No joint statement as Apec summit tensions boil over
Tensions rise as police are called after Chinese officials try to barge into office of Papua New Guinea's foreign minister
PORT MORESBY Angry words, different camps, and tough stances.
The Apec summit in Papua New Guinea mirrored world tensions as leaders from the 21-member group were unable to come up with a joint statement for the first time in its history.
A Leaders' Declaration has been issued after every annual Apec leaders' meeting since the first in 1993, the group's website shows.
Nothing encapsulated this more than an incident at Papua New Guinea's foreign ministry.
The police were called when Chinese officials attempted to "barge" into the office of Papua New Guinea's foreign minister, it emerged yesterday.
The Chinese delegates "tried to barge in" to Mr Rimbink Pato's Port Moresby office on Saturday, in an eleventh-hour bid to influence a summit draft communique, but were denied entry, three sources with knowledge of the situation told AFP.
The diplomatic incident came with tensions already high at a summit of Asian-Pacific leaders overshadowed by a spat between the US and China.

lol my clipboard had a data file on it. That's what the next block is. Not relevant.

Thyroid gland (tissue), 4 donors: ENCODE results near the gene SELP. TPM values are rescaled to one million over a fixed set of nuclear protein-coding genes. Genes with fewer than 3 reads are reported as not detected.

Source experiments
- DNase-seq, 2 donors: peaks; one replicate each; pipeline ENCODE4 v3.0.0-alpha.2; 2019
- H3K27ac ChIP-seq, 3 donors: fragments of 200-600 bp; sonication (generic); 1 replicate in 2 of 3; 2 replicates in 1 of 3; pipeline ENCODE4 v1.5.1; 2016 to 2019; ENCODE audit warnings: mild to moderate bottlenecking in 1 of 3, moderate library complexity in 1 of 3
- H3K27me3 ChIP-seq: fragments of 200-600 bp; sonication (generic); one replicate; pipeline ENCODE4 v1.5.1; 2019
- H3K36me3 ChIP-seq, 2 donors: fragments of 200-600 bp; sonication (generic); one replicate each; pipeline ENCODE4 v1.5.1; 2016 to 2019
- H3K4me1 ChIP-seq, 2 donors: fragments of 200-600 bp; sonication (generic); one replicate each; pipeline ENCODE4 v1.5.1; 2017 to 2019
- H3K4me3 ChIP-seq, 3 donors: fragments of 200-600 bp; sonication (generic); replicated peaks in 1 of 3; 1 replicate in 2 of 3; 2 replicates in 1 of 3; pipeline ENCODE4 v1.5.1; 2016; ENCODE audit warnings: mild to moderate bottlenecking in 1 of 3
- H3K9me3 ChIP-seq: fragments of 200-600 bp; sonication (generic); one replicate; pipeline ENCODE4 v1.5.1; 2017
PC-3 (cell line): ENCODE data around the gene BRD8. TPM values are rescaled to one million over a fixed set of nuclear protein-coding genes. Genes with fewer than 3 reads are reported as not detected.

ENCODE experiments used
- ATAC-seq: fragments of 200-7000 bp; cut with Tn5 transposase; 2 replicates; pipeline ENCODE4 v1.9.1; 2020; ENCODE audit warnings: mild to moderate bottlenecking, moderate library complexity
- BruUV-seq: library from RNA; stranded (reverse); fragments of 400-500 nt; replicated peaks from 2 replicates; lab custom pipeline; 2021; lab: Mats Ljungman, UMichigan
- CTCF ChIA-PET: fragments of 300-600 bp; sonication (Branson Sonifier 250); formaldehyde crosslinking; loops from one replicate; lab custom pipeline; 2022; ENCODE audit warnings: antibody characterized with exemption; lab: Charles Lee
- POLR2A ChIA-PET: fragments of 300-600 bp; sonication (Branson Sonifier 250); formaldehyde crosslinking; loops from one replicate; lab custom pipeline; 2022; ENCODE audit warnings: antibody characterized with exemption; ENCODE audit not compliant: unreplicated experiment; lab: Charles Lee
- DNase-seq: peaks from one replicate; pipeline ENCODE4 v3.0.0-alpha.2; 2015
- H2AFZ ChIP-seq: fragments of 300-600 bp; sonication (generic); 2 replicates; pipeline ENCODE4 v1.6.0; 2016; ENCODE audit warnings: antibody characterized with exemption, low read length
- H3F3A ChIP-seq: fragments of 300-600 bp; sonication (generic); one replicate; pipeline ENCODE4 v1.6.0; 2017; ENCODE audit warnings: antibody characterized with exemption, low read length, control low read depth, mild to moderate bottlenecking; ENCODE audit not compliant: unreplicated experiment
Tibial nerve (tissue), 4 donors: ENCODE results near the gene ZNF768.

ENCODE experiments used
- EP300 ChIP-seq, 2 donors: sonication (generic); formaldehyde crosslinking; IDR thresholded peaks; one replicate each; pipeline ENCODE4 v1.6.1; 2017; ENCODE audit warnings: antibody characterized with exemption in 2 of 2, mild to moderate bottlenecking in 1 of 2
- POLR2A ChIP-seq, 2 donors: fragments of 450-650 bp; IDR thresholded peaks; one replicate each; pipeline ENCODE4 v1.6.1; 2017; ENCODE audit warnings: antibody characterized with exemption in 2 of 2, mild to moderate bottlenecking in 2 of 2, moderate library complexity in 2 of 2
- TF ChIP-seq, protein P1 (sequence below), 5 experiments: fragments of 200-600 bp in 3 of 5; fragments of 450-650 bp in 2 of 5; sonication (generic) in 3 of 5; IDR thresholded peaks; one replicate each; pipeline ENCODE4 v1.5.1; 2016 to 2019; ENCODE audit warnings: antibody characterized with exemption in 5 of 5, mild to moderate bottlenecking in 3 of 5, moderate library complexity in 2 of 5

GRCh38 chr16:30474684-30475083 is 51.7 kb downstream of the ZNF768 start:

Mr Pato had refused to meet with the delegates, according to a source, who said: "It's not appropriate for the minister to negotiate solo with the Chinese. The Chinese negotiating officials know this."
The minister himself sought to downplay the incident and said: "There wasn't an issue."
The Chinese delegation has yet to comment publicly on the incident. Chinese President Xi Jinping arrived on Thursday and stoked Western concern on Friday when he met Pacific island leaders to pitch his Belt and Road initiative.
The US and its allies, Japan, Australia and New Zealand, countered yesterday with a US$1.7 billion (S$2.3 billion) plan to deliver reliable electricity and the Internet to Papua New Guinea.
Mr Wang Xiaolong, a senior economic official with China's Apec's delegation, said of the failure to agree on a joint statement that it was "not exactly a sticking point between any particular two countries".
Most members affirmed their commitment to preserving the multilateral trading system and supported a robust and well-functioning WTO, he said.
"Frankly speaking, we are in a very early stage of those discussions and different countries have different ideas as to how to take that process forward," Mr Wang said.
One diplomat involved in the negotiations said tension between the US and China, bubbling all week, erupted when China's top diplomat, Mr Wang Yi, objected during a leaders'retreat to two paragraphs in a draft document.
One mentioned opposing "unfair trade practices" and reforming the WTO, while another concerned sustainable development.
"These two countries were pushing each other so much that the chair couldn't see an option to bridge them," said the diplomat, speaking on condition of anonymity.- AFP, REUTERS